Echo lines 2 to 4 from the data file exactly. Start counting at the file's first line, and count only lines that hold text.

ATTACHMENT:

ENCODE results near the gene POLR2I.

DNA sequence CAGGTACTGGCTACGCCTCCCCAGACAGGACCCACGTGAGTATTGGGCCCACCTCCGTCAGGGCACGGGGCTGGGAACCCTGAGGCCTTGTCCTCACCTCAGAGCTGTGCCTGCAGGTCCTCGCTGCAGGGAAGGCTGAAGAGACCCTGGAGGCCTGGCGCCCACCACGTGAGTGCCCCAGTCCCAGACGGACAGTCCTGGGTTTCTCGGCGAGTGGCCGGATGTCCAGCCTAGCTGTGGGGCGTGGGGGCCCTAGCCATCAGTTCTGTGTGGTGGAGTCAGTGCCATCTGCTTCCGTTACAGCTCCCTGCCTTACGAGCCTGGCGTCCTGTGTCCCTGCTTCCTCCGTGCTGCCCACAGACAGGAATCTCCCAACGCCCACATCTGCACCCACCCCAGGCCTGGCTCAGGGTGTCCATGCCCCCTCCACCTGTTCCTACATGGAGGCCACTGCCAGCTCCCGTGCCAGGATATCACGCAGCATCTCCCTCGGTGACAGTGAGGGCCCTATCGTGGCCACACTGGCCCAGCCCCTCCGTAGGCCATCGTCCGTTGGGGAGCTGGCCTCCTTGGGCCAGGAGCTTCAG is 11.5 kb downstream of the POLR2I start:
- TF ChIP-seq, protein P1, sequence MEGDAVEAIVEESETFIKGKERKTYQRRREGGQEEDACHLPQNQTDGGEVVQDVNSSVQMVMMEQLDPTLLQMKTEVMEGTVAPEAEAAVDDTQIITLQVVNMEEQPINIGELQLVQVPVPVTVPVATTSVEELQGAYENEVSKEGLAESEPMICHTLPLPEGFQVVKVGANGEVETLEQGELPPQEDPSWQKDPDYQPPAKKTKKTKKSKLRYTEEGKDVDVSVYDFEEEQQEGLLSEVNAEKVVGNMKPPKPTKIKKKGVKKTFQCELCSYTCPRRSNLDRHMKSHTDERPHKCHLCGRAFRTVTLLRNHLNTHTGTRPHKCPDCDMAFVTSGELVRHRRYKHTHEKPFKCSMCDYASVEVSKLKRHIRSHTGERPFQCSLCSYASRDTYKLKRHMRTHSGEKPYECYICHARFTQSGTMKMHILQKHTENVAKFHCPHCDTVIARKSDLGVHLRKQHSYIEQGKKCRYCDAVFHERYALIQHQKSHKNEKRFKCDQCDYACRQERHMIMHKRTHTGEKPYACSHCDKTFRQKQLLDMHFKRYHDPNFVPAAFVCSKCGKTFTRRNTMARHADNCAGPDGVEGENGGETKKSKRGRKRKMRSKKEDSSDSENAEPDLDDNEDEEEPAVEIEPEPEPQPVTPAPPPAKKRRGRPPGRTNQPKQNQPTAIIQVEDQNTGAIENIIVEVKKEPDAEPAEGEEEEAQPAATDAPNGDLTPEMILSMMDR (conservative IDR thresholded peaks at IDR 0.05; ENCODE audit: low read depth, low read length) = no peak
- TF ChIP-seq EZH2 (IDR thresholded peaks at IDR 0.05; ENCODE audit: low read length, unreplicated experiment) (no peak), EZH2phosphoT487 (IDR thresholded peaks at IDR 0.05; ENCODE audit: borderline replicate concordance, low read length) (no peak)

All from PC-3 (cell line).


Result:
DNA sequence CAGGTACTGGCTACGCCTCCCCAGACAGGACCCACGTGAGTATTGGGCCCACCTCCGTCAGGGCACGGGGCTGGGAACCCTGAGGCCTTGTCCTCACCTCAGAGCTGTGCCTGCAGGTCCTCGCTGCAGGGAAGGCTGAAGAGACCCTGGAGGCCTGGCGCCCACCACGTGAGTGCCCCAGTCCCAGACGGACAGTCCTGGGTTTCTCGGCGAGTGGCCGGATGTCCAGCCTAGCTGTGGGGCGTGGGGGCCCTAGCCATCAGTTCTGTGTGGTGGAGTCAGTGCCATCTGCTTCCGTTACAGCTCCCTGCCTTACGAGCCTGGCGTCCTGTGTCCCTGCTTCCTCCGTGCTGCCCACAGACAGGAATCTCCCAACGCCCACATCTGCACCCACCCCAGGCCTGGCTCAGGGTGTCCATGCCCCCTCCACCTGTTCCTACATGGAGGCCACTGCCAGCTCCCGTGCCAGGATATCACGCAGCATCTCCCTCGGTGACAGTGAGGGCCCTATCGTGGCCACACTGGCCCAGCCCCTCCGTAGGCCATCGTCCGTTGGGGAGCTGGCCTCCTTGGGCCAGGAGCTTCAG is 11.5 kb downstream of the POLR2I start:
- TF ChIP-seq, protein P1, sequence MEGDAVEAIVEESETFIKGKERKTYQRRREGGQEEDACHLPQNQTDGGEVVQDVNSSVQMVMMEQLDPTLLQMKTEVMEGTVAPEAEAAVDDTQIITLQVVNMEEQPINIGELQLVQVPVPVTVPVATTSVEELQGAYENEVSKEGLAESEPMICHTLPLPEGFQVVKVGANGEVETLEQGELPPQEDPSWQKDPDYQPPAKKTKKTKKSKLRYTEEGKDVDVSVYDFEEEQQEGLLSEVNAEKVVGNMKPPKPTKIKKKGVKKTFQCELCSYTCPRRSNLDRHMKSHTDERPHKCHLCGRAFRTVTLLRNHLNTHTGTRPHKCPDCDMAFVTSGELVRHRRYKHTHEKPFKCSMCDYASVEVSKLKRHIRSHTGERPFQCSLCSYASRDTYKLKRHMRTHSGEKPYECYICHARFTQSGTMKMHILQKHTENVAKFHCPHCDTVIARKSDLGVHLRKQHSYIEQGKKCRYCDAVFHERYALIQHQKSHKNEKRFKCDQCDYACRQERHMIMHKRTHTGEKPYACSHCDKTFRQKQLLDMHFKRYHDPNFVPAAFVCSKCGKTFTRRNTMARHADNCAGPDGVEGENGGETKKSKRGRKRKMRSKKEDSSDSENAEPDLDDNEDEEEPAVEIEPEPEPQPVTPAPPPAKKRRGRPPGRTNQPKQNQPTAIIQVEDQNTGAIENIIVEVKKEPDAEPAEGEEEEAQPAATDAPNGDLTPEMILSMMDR (conservative IDR thresholded peaks at IDR 0.05; ENCODE audit: low read depth, low read length) = no peak
- TF ChIP-seq EZH2 (IDR thresholded peaks at IDR 0.05; ENCODE audit: low read length, unreplicated experiment) (no peak), EZH2phosphoT487 (IDR thresholded peaks at IDR 0.05; ENCODE audit: borderline replicate concordance, low read length) (no peak)